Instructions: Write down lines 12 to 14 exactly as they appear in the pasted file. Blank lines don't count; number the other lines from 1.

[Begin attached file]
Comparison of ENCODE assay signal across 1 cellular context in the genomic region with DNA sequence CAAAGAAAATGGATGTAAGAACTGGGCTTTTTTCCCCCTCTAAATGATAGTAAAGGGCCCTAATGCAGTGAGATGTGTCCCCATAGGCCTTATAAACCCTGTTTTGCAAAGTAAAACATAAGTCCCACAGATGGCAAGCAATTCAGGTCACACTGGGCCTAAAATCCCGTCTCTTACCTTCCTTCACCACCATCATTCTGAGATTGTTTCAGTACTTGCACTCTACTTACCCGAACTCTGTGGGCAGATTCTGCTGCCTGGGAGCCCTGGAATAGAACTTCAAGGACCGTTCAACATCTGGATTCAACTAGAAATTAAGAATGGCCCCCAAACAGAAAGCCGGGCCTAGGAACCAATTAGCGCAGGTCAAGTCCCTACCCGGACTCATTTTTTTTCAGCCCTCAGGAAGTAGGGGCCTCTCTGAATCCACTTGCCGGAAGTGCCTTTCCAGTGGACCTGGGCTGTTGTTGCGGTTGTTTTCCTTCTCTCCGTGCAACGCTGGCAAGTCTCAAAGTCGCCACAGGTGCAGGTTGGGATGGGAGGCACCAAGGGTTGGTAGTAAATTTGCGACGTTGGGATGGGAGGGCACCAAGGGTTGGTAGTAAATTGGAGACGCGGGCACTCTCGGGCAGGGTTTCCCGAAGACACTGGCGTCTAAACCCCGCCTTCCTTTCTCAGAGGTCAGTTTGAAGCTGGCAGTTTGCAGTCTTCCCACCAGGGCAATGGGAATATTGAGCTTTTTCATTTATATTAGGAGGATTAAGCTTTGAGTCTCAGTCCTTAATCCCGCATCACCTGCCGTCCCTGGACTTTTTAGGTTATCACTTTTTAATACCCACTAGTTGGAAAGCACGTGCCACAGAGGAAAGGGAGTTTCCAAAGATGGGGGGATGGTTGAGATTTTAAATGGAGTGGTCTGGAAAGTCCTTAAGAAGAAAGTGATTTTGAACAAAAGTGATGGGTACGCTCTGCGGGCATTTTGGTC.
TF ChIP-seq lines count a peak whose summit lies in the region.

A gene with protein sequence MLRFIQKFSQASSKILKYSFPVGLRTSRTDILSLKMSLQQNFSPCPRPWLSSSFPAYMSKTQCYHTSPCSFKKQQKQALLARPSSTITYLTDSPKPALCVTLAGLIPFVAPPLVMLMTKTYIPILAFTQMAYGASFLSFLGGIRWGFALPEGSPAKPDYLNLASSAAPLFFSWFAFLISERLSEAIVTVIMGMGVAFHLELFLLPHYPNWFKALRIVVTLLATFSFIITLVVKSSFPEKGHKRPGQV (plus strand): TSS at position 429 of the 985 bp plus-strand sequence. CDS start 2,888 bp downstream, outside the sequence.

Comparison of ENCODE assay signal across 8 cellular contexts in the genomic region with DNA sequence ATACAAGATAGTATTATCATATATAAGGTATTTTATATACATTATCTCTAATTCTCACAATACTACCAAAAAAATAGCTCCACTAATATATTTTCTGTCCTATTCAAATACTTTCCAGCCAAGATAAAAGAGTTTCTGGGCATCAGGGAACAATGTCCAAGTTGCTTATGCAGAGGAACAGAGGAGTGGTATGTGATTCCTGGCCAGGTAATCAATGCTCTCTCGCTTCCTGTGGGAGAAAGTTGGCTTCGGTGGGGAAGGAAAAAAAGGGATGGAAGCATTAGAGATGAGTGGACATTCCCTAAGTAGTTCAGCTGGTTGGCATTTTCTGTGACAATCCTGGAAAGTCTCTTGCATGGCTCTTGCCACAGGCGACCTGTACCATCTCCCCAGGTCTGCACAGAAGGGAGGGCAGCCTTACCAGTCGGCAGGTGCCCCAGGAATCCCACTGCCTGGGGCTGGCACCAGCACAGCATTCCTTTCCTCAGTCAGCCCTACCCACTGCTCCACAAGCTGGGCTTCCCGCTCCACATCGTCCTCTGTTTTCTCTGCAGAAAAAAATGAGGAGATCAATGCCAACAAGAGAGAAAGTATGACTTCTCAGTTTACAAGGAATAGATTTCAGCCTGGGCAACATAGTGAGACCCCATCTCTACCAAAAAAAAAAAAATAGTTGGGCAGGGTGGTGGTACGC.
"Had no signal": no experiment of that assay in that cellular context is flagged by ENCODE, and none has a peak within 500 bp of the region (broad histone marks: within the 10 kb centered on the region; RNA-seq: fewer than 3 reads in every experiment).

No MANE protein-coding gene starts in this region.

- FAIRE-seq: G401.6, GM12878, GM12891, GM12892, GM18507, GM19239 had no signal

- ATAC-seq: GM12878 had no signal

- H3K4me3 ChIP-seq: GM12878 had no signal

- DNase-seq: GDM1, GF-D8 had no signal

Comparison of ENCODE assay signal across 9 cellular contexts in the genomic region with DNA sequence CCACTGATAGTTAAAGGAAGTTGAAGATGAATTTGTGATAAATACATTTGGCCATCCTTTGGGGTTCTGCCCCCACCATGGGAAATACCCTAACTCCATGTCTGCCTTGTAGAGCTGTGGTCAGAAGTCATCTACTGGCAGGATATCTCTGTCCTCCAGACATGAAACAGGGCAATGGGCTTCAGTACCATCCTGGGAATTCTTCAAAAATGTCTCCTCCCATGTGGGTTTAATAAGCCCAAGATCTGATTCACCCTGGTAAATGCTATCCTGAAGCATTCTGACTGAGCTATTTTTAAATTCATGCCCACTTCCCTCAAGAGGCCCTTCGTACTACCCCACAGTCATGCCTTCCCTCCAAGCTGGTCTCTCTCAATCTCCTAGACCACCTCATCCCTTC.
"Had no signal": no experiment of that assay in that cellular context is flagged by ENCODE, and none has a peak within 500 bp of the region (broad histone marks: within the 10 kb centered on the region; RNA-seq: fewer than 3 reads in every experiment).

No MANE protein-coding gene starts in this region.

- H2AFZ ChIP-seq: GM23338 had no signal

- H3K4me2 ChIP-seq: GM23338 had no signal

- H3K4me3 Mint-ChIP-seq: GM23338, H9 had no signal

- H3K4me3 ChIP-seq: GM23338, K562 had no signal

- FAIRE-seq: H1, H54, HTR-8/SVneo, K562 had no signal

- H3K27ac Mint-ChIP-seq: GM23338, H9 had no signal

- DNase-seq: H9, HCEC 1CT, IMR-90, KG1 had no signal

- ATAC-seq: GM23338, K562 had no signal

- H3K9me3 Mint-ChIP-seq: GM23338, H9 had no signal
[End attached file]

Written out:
"Had no signal": no experiment of that assay in that cellular context is flagged by ENCODE, and none has a peak within 500 bp of the region (broad histone marks: within the 10 kb centered on the region; RNA-seq: fewer than 3 reads in every experiment).

No MANE protein-coding gene starts in this region.

- H2AFZ ChIP-seq: GM23338 had no signal